Presidential candidates qualify for $34 million, but shortfall could limit funds

By Will Lester, Associated Press, 12/23/99

WASHINGTON -- Eight presidential candidates now have a promise of $34 million in matching federal funds, but the actual amount they get in January may be less than half of that.

Among Democrats, Vice President Al Gore qualified for $11 million and former New Jersey Sen. Bill Bradley qualified for $8.3 million, the Federal Election Commission said Wednesday.

In the Republican field, Arizona Sen. John McCain was entitled to $4.2 million, while conservative activist Gary Bauer qualified for just under $4 million and commentator Alan Keyes just over $1.2 million.

Utah Sen. Orrin Hatch has not requested matching funds, elections officials say. But Hatch campaign officials said Wednesday night they planned to turn in paperwork for their request ''very soon.''

The GOP front-runner, Texas Gov. George W. Bush, has outdistanced the field by raising about $60 million and had decided to forgo federal matching money for the primary season. Wealthy publisher Steve Forbes also decided he wouldn't take federal funds for the primaries.

By not taking the federal money, Bush and Forbes will not have to abide by federal campaign spending limits during the nomination fight.

Pat Buchanan qualified for almost $2.4 million even though he left the GOP to seek the Reform Party nomination. Former Republican candidate Dan Quayle qualified for $2.1 million, while perennial candidate Lyndon Larouche, who has said he's running as a Democrat, was entitled to just over $733,000.

The federal government matches the first $250 of each individual contribution if the candidates agree to limit their spending.

The Treasury Department is scheduled to make payments Jan. 3, but the exact amount of those payments was not released. Federal Election Commission officials expect it will come to 40 percent to 50 percent of the total, with candidates getting the rest of the money later in the year.

Candidates eventually get all of the money and most borrow the difference in the meantime.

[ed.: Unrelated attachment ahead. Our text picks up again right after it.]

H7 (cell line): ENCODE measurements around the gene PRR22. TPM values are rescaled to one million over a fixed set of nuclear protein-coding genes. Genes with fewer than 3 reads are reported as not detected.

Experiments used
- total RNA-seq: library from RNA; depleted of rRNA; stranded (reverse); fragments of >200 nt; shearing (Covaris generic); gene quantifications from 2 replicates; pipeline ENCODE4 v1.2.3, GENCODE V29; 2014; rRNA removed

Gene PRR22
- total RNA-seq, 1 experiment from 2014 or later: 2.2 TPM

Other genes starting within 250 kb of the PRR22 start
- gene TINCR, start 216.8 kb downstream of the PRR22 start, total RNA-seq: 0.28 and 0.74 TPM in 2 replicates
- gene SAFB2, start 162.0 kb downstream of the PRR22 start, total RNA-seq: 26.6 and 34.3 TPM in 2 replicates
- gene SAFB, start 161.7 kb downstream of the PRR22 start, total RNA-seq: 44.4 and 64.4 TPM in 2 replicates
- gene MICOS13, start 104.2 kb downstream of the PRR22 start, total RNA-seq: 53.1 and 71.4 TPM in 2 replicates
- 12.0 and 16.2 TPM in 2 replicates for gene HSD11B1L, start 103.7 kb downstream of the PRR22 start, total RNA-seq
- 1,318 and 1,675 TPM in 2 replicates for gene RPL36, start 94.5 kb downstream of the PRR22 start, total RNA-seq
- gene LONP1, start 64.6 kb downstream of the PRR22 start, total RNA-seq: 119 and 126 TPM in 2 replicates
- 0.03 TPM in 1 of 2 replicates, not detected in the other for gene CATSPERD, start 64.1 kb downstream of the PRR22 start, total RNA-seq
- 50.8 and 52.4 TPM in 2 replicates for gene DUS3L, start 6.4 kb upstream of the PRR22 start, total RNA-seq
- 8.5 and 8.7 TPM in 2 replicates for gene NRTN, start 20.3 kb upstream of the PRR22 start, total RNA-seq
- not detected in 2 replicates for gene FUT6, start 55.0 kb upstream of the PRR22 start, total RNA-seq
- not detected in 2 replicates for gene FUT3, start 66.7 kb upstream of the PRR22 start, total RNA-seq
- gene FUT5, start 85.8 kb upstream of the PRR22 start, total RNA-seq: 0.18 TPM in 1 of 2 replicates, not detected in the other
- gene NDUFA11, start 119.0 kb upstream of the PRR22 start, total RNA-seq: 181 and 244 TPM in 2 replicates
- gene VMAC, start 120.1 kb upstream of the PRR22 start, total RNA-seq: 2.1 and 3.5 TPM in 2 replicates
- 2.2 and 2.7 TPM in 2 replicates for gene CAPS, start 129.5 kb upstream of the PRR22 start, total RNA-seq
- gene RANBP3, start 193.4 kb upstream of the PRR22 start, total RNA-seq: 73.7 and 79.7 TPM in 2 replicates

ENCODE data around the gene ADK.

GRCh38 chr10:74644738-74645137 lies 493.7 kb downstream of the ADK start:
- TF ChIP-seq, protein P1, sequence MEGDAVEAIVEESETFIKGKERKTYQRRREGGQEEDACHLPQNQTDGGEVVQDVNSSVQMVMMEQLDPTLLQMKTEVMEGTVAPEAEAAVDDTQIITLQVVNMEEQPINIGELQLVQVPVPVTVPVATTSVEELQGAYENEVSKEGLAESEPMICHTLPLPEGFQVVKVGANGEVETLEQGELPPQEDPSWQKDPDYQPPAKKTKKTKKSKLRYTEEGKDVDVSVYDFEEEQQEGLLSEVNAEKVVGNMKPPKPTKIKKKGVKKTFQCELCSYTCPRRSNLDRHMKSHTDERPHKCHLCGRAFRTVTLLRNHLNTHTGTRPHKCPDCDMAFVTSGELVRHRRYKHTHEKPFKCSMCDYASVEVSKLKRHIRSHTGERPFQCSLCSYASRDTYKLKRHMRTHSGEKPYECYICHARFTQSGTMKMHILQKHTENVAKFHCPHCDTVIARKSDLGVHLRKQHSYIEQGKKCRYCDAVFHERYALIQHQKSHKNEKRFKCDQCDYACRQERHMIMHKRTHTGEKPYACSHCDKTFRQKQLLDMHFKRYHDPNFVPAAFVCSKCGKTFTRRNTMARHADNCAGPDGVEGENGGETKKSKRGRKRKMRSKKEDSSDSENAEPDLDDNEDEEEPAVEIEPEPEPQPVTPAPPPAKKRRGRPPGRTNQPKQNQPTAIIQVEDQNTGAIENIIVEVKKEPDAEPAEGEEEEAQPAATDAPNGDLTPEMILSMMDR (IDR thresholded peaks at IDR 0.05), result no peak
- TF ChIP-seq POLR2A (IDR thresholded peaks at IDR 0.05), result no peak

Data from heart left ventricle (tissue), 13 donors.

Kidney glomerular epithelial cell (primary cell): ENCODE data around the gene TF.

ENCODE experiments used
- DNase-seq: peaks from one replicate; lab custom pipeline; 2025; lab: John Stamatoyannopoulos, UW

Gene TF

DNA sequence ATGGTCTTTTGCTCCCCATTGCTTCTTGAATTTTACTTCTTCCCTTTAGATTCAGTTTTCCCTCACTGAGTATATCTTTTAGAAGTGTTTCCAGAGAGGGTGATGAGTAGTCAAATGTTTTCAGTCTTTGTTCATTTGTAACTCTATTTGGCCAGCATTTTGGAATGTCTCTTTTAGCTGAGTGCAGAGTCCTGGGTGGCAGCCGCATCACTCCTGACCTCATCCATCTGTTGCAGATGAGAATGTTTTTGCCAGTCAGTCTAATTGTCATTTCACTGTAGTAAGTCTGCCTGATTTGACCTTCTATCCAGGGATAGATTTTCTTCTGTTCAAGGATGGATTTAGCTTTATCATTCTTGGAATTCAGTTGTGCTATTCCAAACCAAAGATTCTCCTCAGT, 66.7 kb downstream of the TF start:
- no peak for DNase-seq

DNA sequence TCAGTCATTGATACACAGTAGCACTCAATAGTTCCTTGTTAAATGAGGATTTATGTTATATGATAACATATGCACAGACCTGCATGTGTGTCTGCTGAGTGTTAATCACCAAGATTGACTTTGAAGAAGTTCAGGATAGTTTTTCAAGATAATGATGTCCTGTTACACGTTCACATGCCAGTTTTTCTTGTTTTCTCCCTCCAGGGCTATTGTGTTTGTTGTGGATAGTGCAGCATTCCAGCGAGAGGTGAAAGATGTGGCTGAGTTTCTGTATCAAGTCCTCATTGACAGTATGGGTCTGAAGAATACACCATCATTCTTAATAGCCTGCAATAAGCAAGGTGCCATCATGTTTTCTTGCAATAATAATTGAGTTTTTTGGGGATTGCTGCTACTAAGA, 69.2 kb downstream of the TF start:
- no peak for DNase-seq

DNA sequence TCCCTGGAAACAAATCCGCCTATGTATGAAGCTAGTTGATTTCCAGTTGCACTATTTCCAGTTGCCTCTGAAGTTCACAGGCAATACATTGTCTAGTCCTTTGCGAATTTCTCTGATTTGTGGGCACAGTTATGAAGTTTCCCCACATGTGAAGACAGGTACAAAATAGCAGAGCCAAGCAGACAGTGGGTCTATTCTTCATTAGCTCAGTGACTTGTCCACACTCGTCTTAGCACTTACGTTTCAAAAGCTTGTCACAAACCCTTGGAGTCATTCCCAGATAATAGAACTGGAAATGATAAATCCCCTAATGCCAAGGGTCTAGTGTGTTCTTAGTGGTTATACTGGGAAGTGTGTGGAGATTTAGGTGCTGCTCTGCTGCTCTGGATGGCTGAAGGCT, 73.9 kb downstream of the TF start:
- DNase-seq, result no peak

''For us, it reinforces how competitive financially we will be in the winter,'' said Eric Hauser, a spokesman for the Bradley campaign. ''Our contributions eligible for matching funds are growing steadily and will continue to grow this month.''

The Gore campaign did not respond to a call seeking comment Wednesday.

The amount of money available to the candidates in January will be somewhat higher than earlier believed because Bush and Forbes decided not to take federal dollars and because several other candidates have dropped out.

McCain spokesman Dan Schnur said the federal money will give the senator the financial resources to compete with Bush through the early primary states.

''Coupled with the additional matching funds that will be available after an extremely successful December, we believe we'll be able to spend competitively with Governor Bush's campaign not only in New Hampshire and South Carolina, but in the primary states that follow over the next several weeks of the campaign calendar,'' Schnur said.

The presidential campaign fund has been facing shortfalls since the mid-1990s. Also, the percentage of taxpayers agreeing to dedicate $3 of their income taxes to the campaign fund has dropped in the past two decades, elections officials say.

Both parties' nominees will get about $67 million in late summer and the Reform Party nominee will get about $12.6 million. Those payments, plus the cost of the party conventions, must be set aside in the fund before the primary candidates can be paid, said Sharon Snyder of the FEC.